When teaching is at the other end of a bargepole

6th April 2001 at 01:00
Your report on teacher shortages (ScotlandPlus, March 30) painted a gloomy picture. It suggested that continuing professional development is bound to be a victim if there are not enough teachers to stand in front of classes.

The extra 4,000 teachers planned under the McCrone settlement would barely register on the national pupil-teacher ratio. Yet there is a growing belief, espoused by the political parties, that smaller classes make for higher standards.

To secure the future of the profession, young people have to be recruited to it. But the overwhelming majority of pupils leaving school for higher education would not touch teaching with a bargepole.

No wonder when most f their own teachers would advise them against joining a profession which is overstressed and undervalued and in which rigid adherence to externally imposed targets and measures of accountability have removed all freedom to inspire in the way that pupils themselves define good teaching.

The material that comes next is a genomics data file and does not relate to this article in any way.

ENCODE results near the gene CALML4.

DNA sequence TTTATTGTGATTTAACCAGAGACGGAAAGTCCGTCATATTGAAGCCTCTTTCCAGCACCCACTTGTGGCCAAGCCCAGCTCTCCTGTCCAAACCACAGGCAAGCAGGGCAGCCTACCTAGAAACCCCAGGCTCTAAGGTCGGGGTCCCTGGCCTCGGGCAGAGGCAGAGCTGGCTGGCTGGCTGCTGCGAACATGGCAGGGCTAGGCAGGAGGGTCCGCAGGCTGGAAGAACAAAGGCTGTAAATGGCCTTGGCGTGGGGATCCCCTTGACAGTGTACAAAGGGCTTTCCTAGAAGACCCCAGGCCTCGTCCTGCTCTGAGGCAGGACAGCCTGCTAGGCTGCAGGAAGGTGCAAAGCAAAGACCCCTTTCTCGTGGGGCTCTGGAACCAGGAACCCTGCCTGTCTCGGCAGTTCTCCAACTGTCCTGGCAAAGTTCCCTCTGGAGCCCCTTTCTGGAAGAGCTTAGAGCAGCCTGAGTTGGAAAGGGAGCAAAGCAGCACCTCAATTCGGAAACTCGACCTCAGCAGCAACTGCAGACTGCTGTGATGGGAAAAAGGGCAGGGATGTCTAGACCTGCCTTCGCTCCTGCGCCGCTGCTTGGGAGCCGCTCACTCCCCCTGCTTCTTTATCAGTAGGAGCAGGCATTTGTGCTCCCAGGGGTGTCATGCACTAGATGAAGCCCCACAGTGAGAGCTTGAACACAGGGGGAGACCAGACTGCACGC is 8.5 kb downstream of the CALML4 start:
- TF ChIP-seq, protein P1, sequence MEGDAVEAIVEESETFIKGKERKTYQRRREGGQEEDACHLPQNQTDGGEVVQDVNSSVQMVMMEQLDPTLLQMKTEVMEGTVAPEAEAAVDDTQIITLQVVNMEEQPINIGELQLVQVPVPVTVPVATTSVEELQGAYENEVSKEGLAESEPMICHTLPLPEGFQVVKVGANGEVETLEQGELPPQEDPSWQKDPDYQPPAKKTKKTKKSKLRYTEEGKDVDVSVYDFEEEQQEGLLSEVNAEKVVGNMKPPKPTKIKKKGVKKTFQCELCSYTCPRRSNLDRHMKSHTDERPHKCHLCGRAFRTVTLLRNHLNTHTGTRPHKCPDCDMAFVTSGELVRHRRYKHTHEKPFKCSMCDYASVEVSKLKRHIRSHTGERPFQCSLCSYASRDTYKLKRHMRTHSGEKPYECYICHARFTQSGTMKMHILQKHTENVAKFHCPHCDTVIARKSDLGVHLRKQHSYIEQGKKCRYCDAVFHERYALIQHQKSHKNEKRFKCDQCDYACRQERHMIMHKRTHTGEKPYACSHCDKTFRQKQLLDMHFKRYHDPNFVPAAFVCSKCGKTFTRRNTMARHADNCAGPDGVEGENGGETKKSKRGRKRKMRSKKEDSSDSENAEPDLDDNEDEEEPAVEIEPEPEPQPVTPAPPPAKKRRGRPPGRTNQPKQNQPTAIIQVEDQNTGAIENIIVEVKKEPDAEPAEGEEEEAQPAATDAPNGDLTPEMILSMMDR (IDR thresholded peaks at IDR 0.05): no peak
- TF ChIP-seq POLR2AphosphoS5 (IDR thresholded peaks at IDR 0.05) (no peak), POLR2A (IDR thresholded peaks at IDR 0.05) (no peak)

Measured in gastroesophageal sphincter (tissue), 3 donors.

The Scottish Executive are hoping there will be better rates of recruitment on the back of the McCrone pay rises but the legacy of bad publicity surrounding teaching is not going to disappear for years, at best.

Get the bureaucrats off the back of today's teachers. That is the best way to create a more contented profession.

Andrew Macintosh

East Claremont Street, Edinburgh


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